The basic question on this appeal is whether the evidence is sufficient to sustain the decision of the reviewing board (board) which adopted and affirmed the single member's finding that the employee had failed to show that his disability was causally related to an injury arising out of his employment. The trial judge adjudged the evidence sufficient to sustain the board's decision and we affirm.
The employee, a truckdriver whose work involved the moving and lifting of parcels, came home from work on August 24, 1972, feeling ill. He was admitted to the hospital the next day having suffered a myocardial infarct. For three days prior to his hospital admission, he had had intermittent chest pains upon exertion. At the hearing before the single member, both the employee's physician, an internist, and the insurer's physician, a specialist in internal medicine and cardiology, testified that the patient had an underlying coronary artery condition which was the primary cause of his attack. The employee's physician opined, however, that the employee's work activities were "a major contributory factor" in causing the acute myocardial infarct. The insurer's physician said they played no role. The single member chose to believe the latter.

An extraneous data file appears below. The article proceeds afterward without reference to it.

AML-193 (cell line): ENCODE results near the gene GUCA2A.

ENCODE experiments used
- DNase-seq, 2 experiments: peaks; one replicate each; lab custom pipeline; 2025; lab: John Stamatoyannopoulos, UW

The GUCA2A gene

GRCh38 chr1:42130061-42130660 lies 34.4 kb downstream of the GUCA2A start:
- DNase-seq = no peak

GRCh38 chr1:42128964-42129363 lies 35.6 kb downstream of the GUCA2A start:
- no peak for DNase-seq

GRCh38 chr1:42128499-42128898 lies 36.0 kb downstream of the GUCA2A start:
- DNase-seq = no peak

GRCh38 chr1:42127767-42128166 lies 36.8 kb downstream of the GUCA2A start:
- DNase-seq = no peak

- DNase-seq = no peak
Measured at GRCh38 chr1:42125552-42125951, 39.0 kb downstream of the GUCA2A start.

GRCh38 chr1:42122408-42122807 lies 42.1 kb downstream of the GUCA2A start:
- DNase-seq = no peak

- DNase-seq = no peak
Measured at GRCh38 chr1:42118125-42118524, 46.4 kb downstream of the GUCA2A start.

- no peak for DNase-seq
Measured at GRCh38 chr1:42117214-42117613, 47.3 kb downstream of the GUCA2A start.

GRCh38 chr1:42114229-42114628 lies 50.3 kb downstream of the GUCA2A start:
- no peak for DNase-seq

In adopting the findings of the single member, the board could properly rely on the medical testimony of one expert and discount the testimony
of another. Rennie's Case, 357 Mass. 640 , 644 (1970). Here, unlike the situation in King's Case, 352 Mass. 488 , 490 (1967), on which the employee relies, there was evidence from two physicians, confirmed by the hospital records, supporting the assumption of an underlying pathological condition; namely arteriosclerotic heart disease. Since the determination of the board is not lacking in evidentiary support, nor is a different conclusion required as a matter of law, the decision of the board must stand. Corraro's Case, 380 Mass. 357 , 359 (1980).